Roundup of the Future of Genomic Medicine Conference
Over 450 people registered for last week’s Future of Genomic Medicine V Conference, held on March 1st and 2nd and hosted by the Scripps Translational Science Institute in San Diego, California. Held at the picturesque Scripps Seaside Forum, the meeting addressed issues relevant to whole genome and exome sequencing, pharmacogenomics, and idiopathic diseases (diseases that develop without an apparent or known cause).
The human face of genomic medicine was illuminated by the meeting’s opening “panel”: the Beery family, whose adolescent twins Noah and Alexis were misdiagnosed with cerebral palsy as toddlers. The twins suffered for a decade with difficulty standing, walking, talking and breathing normally until parents Retta and Joe Beery, suspecting another underlying disorder, pressed to have the twins’ genome sequenced. Joe Beery is also the Chief Information Officer at Life Technologies, whose SOLiD sequencing technology was used to test the twins. Sequencing indicated that Noah and Alexis suffered a rare form of dopamine-responsive dystonia, which had an inexpensive and effective treatment. The twins regained normal movement ability and development after treatment. The Beery family’s story is featured in this video:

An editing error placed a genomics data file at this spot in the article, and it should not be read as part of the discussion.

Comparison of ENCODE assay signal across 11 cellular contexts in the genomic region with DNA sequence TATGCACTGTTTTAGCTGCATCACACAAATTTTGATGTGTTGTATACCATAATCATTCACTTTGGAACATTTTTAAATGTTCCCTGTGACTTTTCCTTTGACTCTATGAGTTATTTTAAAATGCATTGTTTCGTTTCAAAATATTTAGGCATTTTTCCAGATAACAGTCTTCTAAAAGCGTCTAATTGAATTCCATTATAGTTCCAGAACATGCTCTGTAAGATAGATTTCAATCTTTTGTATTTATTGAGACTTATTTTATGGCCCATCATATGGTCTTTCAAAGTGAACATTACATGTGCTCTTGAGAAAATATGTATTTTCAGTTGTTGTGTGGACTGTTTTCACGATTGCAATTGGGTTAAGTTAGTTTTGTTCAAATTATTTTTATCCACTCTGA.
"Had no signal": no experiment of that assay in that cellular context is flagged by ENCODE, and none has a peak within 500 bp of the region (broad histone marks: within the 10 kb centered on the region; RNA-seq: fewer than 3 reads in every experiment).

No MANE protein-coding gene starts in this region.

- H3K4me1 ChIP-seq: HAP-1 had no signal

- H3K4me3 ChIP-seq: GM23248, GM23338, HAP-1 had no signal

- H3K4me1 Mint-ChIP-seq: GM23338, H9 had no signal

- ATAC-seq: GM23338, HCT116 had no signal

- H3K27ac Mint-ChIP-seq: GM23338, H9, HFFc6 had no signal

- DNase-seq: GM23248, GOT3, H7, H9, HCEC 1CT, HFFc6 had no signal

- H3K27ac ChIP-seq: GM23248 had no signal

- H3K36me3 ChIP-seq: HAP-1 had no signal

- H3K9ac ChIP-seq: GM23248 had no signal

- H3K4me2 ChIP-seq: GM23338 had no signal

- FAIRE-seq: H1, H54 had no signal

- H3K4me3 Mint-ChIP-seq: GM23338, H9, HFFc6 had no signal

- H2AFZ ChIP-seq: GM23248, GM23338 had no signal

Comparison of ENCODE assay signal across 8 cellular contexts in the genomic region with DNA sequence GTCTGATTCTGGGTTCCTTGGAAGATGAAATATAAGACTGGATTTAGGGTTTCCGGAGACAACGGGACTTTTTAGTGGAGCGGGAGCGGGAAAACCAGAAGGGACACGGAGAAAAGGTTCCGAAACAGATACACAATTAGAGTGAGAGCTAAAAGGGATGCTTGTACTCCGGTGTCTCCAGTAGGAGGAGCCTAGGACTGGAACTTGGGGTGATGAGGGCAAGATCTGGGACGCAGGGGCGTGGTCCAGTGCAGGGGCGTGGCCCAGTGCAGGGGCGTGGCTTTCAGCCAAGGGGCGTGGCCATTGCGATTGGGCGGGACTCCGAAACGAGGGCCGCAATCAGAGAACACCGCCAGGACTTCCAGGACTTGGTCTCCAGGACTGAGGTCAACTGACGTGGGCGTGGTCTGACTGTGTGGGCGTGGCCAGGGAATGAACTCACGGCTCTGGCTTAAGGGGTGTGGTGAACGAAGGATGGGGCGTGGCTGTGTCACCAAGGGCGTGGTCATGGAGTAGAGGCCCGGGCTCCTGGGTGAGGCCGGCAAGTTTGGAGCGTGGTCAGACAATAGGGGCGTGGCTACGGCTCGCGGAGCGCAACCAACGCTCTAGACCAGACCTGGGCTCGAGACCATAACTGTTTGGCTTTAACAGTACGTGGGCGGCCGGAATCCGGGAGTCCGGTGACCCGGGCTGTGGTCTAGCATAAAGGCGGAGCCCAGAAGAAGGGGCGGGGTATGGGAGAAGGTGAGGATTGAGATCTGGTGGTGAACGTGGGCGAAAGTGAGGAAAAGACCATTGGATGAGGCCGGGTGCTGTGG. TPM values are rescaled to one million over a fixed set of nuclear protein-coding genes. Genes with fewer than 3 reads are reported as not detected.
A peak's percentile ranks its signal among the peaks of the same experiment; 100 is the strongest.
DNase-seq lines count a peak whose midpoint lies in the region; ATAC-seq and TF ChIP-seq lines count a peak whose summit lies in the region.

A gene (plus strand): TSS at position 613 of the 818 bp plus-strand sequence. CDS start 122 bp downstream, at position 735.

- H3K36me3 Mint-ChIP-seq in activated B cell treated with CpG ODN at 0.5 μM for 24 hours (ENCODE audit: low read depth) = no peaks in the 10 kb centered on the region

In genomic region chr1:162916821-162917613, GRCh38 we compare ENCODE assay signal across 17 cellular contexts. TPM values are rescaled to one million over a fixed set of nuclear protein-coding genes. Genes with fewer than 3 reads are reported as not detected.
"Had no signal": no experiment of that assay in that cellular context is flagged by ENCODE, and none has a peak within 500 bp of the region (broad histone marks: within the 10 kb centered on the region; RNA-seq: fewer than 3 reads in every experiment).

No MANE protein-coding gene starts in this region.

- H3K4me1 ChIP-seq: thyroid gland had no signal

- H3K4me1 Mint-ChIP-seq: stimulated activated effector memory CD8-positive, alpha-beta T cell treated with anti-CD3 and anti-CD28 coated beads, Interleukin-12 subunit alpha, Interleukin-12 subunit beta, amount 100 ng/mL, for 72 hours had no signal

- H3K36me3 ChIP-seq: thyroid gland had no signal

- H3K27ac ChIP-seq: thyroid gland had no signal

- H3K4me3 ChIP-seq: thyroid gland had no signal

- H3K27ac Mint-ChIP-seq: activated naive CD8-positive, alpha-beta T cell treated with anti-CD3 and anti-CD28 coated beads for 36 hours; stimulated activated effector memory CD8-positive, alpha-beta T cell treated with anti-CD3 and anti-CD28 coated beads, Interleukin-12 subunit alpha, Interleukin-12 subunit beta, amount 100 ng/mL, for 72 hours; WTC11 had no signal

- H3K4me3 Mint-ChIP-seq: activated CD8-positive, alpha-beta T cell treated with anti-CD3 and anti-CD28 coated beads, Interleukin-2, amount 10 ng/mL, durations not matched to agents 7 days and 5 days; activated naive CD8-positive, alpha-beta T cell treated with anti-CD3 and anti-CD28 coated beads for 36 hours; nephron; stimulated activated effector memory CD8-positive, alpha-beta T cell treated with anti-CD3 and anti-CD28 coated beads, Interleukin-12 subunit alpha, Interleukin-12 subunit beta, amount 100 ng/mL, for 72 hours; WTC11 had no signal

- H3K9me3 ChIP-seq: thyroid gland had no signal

With a story like this to kick off the conference, it was unsurprising that one of the meeting’s take home messages was that genomic sequencing should guide the diagnostic process in certain clinical situations: “Sequence first, ask questions later,” quipped Stanley Nelson, MD, Professor of Human Genetics at UCLA in his talk on rethinking clinical practice for rare diseases.
The meetings’ two days of presentation from scientists, physicians, and industry leaders, as well as journalists and regulatory experts, dove into a wide array of topics in the field in addition to the role of genomics in clinical diagnosis. Some highlights: a talk by Michael Hayden, PhD on predicting adverse events with commonly used drugs, a presentation by Leila Shepherd, PhD from the UK-based DNA Electronics on DNA transistors and handheld sequencing, and a talk by Reed Tuckson, MD, Executive Vice President and senior clinician at UnitedHealth. Tuckson stood out in his effort to contextualize genomic medicine within the healthcare landscape, which, according to Tuckson, needs to provide actionable intelligence to make progress in the current ecosystem that is characterized by high costs and driven by reimbursement practices. “I don’t care at all about innovation for innovation’s sake; what I am interested in is disruptive [technologies] replacing a more expensive and less effective traditional dimension,” said Tuckson.
But the unquestionable if unofficial keynote was Eric Topol’s talk on the creative destruction of medicine, which shared its title with his recently published book (a copy of which was given to each attendee). Dr. Topol, a cardiologist and Director of the Scripps Translational Science Institute, energized the meeting as he painted a portrait of how innovations in digital health and genomic medicine will change the healthcare landscape. Perhaps his strongest message was one of support for a healthcare system that centers on the consumer, lamenting the medical establishment’s reluctance to adapt and criticizing the clear lack of transparency in health data available to patients. Topol no doubt has an important role to play in connecting the worlds of academic medicine and science and health entrepreneurship, and nowhere was this more evident than at the Future of Genomic Medicine Conference.